The smallest cells of blood are platelets. They look like non-nuclear disks. Their diameter is only up to 4 microns, and the thickness is up to 0.75 microns. In each liter of human blood, the platelet count is between 180 and 350 x 109.
The way of the appearance of platelets
Blood plates appear during the fragmentation of the cytoplasm. They are separated from the huge cells of the bone marrow - megakaryocytes. They, in turn, appear as a result of endomitosis. After separation, 3-5 cycles occur, during which the chromosomes are doubled, but the cytoplasm is not separated. Experts call this process incomplete division.
It is important to understand that the place of formation of platelets is the red bone marrow. From it they exit and enter the bloodstream. But a third of them are immediately deposited in the spleen. This is due to a slower movement through the sinuous cords of the spleen. The remaining 2/3 circulate in the blood on average seven days. The maximum duration of their life can reach 12 days.
The process of nucleation of
plates To understand how the smallest blood cells appear, one must know not only the place of platelet formation. It is important to clarify the process of their development. So, the ancestor is megakaryoblast. This is a large cell, whose size reaches 20 microns with the nucleus. It contains nucleotides. The megakaryoblast is transformed into promegakaryocyte. This structure is prone to polymorphism of the nucleus, its cytoplasm is non-grained, basophilic.
The next stage of development is the megakaryocyte. This is a huge cell in the bone marrow, whose diameter is from 60 to 120 microns. It contains a coarse core, which can take very bizarre forms. Its cytoplasm is large in size, it is granular with inclusions of pink-violet.
The penultimate stage is the appearance of thrombocytopenic megakaryocyte. After him, the platelets are immediately isolated. They are separated from the cytoplasm of the megakaryocyte. All this takes place in the bone marrow, this is the main place of platelet formation.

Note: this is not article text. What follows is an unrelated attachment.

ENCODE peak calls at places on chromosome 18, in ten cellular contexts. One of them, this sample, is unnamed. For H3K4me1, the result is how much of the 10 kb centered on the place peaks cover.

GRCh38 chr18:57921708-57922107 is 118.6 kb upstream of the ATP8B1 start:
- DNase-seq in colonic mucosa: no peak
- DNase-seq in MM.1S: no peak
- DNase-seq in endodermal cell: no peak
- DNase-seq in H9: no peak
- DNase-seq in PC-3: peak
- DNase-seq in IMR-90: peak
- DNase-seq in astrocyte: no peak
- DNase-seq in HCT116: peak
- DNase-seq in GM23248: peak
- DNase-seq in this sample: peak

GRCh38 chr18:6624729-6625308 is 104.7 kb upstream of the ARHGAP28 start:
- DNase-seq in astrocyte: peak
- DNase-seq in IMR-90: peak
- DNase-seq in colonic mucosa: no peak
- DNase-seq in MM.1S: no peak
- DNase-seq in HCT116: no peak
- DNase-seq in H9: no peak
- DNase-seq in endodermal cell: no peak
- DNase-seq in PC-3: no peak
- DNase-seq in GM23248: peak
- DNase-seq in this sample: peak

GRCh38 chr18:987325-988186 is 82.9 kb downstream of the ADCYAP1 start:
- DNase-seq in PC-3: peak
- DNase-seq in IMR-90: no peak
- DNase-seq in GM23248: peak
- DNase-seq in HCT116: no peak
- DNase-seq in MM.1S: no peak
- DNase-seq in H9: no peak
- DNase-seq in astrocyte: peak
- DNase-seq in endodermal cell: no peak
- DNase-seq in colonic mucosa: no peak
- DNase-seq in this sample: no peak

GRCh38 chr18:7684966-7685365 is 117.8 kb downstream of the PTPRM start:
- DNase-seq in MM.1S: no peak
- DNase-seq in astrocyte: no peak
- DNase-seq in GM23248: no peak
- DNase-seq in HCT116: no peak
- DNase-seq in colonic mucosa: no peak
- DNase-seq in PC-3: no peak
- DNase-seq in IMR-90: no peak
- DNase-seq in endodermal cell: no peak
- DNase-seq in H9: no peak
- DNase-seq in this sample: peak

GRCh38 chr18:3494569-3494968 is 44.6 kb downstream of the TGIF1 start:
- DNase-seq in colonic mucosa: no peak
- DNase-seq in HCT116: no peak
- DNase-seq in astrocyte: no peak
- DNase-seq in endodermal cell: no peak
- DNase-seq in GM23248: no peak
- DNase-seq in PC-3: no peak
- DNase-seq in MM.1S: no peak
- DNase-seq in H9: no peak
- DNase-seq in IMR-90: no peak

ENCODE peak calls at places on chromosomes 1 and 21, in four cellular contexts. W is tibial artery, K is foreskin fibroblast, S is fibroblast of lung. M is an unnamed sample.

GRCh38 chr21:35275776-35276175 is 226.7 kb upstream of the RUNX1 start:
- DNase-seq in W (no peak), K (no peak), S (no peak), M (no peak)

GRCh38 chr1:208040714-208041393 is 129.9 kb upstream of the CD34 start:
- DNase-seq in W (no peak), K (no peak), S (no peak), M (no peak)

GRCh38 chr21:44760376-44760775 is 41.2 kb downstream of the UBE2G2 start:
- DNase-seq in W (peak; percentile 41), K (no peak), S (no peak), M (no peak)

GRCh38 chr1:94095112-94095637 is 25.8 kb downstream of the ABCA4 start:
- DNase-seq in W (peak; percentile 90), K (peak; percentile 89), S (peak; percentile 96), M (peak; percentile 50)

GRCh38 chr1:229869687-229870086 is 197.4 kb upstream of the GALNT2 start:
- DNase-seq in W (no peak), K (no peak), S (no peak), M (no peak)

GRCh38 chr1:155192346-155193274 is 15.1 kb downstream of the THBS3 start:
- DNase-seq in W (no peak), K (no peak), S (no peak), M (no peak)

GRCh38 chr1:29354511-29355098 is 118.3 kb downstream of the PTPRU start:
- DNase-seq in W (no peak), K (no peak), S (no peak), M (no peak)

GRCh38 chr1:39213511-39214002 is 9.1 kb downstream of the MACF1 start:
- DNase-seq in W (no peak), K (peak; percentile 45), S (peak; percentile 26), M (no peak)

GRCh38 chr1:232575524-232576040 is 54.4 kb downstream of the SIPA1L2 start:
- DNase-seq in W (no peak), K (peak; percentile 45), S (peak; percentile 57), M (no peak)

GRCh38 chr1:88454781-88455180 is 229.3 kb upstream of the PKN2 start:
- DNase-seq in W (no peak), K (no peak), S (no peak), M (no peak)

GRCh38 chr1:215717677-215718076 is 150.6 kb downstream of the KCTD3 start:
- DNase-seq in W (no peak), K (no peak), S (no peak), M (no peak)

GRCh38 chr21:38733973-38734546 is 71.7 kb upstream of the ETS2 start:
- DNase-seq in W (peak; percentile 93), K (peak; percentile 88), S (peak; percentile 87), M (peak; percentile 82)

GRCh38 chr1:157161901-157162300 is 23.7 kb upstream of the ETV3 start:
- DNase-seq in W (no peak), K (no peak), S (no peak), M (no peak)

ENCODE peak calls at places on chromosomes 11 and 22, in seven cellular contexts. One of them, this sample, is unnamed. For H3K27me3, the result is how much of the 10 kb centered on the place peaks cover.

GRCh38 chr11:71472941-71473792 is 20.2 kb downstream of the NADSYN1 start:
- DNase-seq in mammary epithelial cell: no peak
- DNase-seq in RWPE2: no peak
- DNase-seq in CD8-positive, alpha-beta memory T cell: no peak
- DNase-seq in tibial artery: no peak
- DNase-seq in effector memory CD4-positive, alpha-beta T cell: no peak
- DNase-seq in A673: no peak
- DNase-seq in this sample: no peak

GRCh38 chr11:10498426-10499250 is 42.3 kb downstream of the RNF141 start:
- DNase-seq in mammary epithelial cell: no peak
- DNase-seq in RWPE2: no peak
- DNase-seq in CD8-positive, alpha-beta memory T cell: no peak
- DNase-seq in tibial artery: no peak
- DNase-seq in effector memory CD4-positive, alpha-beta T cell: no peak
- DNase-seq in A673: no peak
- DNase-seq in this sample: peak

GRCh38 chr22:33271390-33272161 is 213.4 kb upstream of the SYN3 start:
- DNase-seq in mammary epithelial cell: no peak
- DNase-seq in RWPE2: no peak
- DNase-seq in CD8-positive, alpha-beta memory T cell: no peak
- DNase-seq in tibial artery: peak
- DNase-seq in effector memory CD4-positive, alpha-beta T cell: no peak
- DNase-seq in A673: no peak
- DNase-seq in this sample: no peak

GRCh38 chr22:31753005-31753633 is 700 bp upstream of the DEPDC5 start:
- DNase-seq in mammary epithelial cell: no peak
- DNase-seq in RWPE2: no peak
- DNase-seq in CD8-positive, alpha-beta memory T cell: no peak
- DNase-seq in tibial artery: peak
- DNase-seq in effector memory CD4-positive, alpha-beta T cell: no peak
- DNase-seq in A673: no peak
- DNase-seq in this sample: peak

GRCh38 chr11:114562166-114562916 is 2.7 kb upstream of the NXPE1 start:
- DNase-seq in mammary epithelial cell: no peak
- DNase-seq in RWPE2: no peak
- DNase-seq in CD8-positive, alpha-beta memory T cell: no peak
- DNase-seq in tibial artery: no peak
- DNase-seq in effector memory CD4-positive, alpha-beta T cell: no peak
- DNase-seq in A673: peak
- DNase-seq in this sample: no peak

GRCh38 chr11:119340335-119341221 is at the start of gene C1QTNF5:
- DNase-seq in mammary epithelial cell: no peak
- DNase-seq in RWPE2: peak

platelets Thrombocytic megakaryocytes in the bone marrow are located on the surface of the endothelium, called the sinus. Their cytoplasmic processes pass through it. Some of them penetrate the lumen of the sinus 1-2 μm and fix the megakaryocyte on the endothelium. They serve as anchors. Other processes are long cytoplasmic bands, the length of which reaches 120 microns. They pass through the lumen of the sinus. They are called prothrombocytes. Each megakaryocyte can be from 6 to 8.
In the lumen of the sinus, a local contraction of the cytoplasm begins. As a result, it bursts and appears around 1000 individual platelets. This place of formation of platelets is not the last. This is due to the fact that prothrombocytes also enter the bloodstream. They reach the microcirculatory bed of the lungs, full platelets are released there. That is why pulmonary veins have a greater number of them than in the corresponding arteries. It is noteworthy that 7 to 17% of all thrombocytes passing through the blood stream can form in them.
Types of cells